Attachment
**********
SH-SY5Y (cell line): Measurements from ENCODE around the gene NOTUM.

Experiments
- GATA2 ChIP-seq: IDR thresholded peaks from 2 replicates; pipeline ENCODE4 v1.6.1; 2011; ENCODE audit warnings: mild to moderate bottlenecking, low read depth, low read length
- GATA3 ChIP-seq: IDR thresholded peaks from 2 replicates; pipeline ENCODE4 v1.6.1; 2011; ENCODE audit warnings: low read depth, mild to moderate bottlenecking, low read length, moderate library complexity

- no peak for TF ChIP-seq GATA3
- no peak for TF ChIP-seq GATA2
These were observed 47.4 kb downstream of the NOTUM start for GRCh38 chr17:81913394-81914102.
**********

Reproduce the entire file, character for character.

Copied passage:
SH-SY5Y (cell line): Measurements from ENCODE around the gene NOTUM.

Experiments
- GATA2 ChIP-seq: IDR thresholded peaks from 2 replicates; pipeline ENCODE4 v1.6.1; 2011; ENCODE audit warnings: mild to moderate bottlenecking, low read depth, low read length
- GATA3 ChIP-seq: IDR thresholded peaks from 2 replicates; pipeline ENCODE4 v1.6.1; 2011; ENCODE audit warnings: low read depth, mild to moderate bottlenecking, low read length, moderate library complexity

- no peak for TF ChIP-seq GATA3
- no peak for TF ChIP-seq GATA2
These were observed 47.4 kb downstream of the NOTUM start for GRCh38 chr17:81913394-81914102.